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Despite Protests And Promises, Pakistani Regions Denied Internet Access

As the Internet emerged as the backbone of global communications during the coronavirus pandemic, activists and students in some remote Pakistani regions braved beatings and arrests to protest a lack of Internet access during lockdown.

But online and street protests, court cases, and resolutions in the parliament have all so far failed to prompt Pakistan to grant Internet access to millions in regions reeling from decades of conflict, poverty, and underdevelopment.

In the latest development, the provincial legislature in the northwestern Khyber Pakhtunkhwa Province this week adopted a unanimous resolution calling on the federal authorities to “provide Internet on an emergency basis” to parts of the province that once served as the key theater in the global war on terrorism.

“In the 21st century, districts from Bajaur to South Waziristan are deprived of 3G and 4G networks or any Internet connectivity,” lawmaker Mir Kalam Wazir told Khyber Pakhtunkhwa’s provincial assembly on July 6. Bajaur and South Waziristan are at the northern and southern ends, respectively, of the 600-kilometer strip that previously formed the Federally Administered Tribal Areas (FATA) along Pakistan’s western border with Afghanistan. “This is a major issue for us,” he added.

Since March, students across FATA have protested the lack of Internet access since the coronavirus pandemic forced universities to shut down campuses and instead rely on online classes. Late last month police in Quetta, capital of the restive southwestern Balochistan Province, arrested some 100 students who rallied to demand Internet access. In the mountainous northwestern region of Gilgit-Baltistan, which borders China, students protested this week with the same demand.

While Islamabad has promised Internet access to these regions, senior officials say a lack of funding and infrastructure prevents them from successfully bridging the widening digital divide where many rural areas have little or no Internet access.

Islamabad has mobilized some public and private resources to build the infrastructure, but senior officials have yet to say why tens of millions of Pakistanis still cannot access the Internet despite education and many businesses depending on connectivity amid the coronavirus pandemic.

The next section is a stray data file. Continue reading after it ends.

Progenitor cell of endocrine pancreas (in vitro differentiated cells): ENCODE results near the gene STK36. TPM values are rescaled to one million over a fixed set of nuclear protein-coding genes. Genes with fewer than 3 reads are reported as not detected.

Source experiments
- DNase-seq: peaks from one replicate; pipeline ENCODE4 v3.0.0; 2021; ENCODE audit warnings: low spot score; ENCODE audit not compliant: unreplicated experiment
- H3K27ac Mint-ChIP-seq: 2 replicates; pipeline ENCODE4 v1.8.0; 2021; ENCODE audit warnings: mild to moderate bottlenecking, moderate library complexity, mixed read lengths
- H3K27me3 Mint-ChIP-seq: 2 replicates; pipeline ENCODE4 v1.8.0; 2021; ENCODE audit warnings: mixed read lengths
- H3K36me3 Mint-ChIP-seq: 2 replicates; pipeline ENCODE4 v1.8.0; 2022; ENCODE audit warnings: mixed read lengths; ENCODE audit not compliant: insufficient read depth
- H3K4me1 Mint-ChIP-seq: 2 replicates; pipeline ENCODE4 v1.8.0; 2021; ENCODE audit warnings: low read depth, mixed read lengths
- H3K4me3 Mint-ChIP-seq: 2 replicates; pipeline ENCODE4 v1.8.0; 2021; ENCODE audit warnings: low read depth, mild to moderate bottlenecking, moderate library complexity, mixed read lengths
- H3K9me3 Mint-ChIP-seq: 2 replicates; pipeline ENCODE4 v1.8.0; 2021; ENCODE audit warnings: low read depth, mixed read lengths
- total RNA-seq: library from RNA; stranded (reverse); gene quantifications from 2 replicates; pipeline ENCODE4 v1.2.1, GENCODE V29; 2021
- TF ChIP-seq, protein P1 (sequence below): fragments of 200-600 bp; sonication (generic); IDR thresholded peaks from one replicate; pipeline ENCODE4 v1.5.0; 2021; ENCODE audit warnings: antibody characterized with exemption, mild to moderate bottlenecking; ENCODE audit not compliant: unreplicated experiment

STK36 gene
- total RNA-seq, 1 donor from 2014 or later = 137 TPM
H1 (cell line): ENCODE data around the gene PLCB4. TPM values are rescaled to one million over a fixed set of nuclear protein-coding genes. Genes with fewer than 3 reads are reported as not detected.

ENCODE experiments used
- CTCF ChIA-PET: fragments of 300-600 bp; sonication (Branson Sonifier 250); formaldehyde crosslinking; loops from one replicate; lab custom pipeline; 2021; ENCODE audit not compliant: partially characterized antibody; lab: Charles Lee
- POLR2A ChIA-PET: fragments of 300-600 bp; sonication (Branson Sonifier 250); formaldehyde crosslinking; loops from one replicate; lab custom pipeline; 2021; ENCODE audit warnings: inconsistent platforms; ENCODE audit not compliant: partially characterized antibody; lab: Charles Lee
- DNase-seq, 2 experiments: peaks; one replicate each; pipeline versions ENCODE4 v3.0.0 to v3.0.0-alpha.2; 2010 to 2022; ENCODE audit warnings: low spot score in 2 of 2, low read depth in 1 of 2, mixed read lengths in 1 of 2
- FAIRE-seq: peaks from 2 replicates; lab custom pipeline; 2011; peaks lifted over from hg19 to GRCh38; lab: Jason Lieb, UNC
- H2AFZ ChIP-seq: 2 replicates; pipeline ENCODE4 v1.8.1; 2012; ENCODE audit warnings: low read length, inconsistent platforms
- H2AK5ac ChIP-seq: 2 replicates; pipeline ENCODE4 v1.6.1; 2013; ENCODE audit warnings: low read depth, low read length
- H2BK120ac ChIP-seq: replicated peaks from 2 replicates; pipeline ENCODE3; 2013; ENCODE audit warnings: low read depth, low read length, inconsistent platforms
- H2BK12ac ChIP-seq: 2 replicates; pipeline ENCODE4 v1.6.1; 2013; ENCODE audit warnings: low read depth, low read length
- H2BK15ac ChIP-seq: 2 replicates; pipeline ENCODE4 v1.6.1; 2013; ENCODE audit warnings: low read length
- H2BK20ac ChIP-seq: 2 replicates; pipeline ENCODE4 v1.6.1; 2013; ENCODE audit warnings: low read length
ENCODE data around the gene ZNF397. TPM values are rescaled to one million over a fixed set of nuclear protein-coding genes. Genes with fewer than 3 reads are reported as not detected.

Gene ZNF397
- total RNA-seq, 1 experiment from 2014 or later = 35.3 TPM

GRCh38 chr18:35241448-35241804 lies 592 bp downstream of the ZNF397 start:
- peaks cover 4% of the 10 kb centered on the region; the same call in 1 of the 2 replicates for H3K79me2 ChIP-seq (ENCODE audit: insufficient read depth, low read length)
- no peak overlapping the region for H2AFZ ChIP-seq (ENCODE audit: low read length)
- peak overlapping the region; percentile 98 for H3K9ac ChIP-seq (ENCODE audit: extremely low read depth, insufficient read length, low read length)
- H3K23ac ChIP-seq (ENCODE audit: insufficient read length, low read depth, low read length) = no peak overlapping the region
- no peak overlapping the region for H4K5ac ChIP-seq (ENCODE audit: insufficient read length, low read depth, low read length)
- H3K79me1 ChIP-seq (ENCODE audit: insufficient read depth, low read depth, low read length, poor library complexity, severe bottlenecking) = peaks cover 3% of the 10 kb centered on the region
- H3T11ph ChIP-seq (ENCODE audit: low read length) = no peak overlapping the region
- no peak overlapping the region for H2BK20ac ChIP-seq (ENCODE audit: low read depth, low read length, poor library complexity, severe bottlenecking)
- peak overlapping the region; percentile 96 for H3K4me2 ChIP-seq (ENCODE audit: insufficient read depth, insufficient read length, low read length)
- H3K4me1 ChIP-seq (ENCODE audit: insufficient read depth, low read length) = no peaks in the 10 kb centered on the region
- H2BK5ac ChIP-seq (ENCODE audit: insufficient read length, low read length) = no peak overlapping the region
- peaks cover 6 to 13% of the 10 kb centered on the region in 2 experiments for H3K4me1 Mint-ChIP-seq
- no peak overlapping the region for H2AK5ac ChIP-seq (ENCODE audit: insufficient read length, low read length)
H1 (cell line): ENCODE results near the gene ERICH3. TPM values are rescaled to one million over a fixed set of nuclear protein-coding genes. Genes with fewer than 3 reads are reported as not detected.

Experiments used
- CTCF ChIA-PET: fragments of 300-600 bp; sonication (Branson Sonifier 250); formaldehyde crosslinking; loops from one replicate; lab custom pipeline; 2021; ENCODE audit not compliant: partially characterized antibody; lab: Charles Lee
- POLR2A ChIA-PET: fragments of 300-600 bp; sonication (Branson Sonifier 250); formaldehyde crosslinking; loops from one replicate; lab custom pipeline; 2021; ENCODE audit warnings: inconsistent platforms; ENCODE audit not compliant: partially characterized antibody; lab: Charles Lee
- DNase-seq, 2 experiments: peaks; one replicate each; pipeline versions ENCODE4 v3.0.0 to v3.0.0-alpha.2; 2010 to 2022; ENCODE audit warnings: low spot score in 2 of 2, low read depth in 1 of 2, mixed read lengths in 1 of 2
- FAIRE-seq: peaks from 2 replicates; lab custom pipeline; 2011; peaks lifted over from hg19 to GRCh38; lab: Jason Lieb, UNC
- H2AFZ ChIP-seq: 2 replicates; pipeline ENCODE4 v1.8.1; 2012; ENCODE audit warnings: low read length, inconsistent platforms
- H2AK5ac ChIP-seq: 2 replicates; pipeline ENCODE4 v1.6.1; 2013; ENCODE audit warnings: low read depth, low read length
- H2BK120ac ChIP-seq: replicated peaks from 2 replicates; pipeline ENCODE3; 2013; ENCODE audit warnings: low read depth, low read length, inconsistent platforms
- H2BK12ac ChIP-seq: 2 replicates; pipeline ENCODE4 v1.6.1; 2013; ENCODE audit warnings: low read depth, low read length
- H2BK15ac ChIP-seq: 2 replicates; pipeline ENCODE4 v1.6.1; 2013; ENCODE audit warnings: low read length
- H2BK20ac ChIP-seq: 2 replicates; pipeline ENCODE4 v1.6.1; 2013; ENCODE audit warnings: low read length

“The Pakistani state often cites security reasons for denying the basic right of the Internet, which is linked to accessing the right to freedom of expression and the right to information,” Usama Khilji, the director of Bolo Bhi, an Internet freedom and advocacy watchdog, told RFE/RL’s Gandhara website. “This narrative must be challenged, as millions of Pakistanis are being denied the basic linked rights of education and access to critical health-related information, as well.”

Khilji says Islamabad has announced access for a few districts of former FATA. “But matters for most other tribal districts, Balochistan, and Gilgit-Baltistan remain outstanding,” he said. “There has been radio silence on this issue, which is unacceptable.”

Authorities have never explained how exactly access to the Internet endangers or threatens security, but Khilji says there is little evidence that depriving entire communities of the Internet somehow protects them.

“Instead of shutting or denying the Internet, they should go after the militant groups, some of whom are regrouping in the tribal areas,” he said, alluding to increasing violence in former FATA, where tens of thousands of civilians were killed and millions displaced during a decade of unrest following the emergence of the Taliban and Al-Qaeda in the years following the terrorist attacks of 9/11.

In April, a court in Islamabad ordered the government to restore Internet to former FATA. But the country’s supreme court later set aside the order. The country told the court that the Interior Ministry had suspended Internet access to former FATA due to security concerns, according to reports in the local media.

Amin ul Haque, Pakistan’s information technology minister, says some 35 percent of Pakistan’s nearly 800,000-square-kilometer territory lacks Internet infrastructure. “There is an urban and rural divide,” he told Diplomat magazine. “Most private companies invest in urban towns for commercial reasons and benefits. They refrain from investing in rural and far[-flung] areas.”

In April, the Universal Service Fund, an entity established by the government and funded by mobile operators, awarded a contract of more than $550,000 to establish broadband infrastructure in Kurram, one of the former FATA districts.

Earlier this month, the Pakistan Telecommunications Authority, the main telecom regulator, told a parliamentary committee in the Senate or upper house of the Pakistani Parliament that authorities were adding some 4,900 new landline Internet connections to the existing 9,000 in former FATA. With a population of more than 6 million, a few thousand connections, mostly limited to government offices, cannot meet the rising demand for Internet in the vast region.

In Balochistan, nine of its 32 districts have no Internet access. The vast province bordering Iran and Afghanistan has been reeling from a separatist insurgency for more than two decades, and tens of thousands of civilians have been killed in militant attacks and military operations.